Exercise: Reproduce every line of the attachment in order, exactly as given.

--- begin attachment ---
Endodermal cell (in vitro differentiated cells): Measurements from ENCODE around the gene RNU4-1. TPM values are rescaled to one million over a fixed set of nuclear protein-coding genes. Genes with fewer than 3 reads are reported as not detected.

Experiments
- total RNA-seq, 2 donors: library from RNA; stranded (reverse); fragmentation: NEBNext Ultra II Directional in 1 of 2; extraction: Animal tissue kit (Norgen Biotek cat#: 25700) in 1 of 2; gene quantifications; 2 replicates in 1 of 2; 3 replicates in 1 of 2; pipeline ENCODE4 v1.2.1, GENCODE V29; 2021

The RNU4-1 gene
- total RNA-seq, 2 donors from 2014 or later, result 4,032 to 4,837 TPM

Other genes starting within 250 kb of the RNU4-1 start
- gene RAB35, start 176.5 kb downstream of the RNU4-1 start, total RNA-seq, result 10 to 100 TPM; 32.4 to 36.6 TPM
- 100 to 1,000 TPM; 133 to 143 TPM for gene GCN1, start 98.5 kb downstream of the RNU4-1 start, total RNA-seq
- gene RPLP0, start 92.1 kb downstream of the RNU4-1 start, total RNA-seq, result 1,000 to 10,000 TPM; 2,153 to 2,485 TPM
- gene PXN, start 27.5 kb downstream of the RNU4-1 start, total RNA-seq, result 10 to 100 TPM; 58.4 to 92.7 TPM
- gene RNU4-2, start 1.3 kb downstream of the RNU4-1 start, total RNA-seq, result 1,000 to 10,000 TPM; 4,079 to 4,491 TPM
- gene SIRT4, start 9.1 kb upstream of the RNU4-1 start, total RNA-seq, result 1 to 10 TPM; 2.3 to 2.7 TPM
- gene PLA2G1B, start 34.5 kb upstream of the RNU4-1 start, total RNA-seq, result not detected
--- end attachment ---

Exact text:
Endodermal cell (in vitro differentiated cells): Measurements from ENCODE around the gene RNU4-1. TPM values are rescaled to one million over a fixed set of nuclear protein-coding genes. Genes with fewer than 3 reads are reported as not detected.

Experiments
- total RNA-seq, 2 donors: library from RNA; stranded (reverse); fragmentation: NEBNext Ultra II Directional in 1 of 2; extraction: Animal tissue kit (Norgen Biotek cat#: 25700) in 1 of 2; gene quantifications; 2 replicates in 1 of 2; 3 replicates in 1 of 2; pipeline ENCODE4 v1.2.1, GENCODE V29; 2021

The RNU4-1 gene
- total RNA-seq, 2 donors from 2014 or later, result 4,032 to 4,837 TPM

Other genes starting within 250 kb of the RNU4-1 start
- gene RAB35, start 176.5 kb downstream of the RNU4-1 start, total RNA-seq, result 10 to 100 TPM; 32.4 to 36.6 TPM
- 100 to 1,000 TPM; 133 to 143 TPM for gene GCN1, start 98.5 kb downstream of the RNU4-1 start, total RNA-seq
- gene RPLP0, start 92.1 kb downstream of the RNU4-1 start, total RNA-seq, result 1,000 to 10,000 TPM; 2,153 to 2,485 TPM
- gene PXN, start 27.5 kb downstream of the RNU4-1 start, total RNA-seq, result 10 to 100 TPM; 58.4 to 92.7 TPM
- gene RNU4-2, start 1.3 kb downstream of the RNU4-1 start, total RNA-seq, result 1,000 to 10,000 TPM; 4,079 to 4,491 TPM
- gene SIRT4, start 9.1 kb upstream of the RNU4-1 start, total RNA-seq, result 1 to 10 TPM; 2.3 to 2.7 TPM
- gene PLA2G1B, start 34.5 kb upstream of the RNU4-1 start, total RNA-seq, result not detected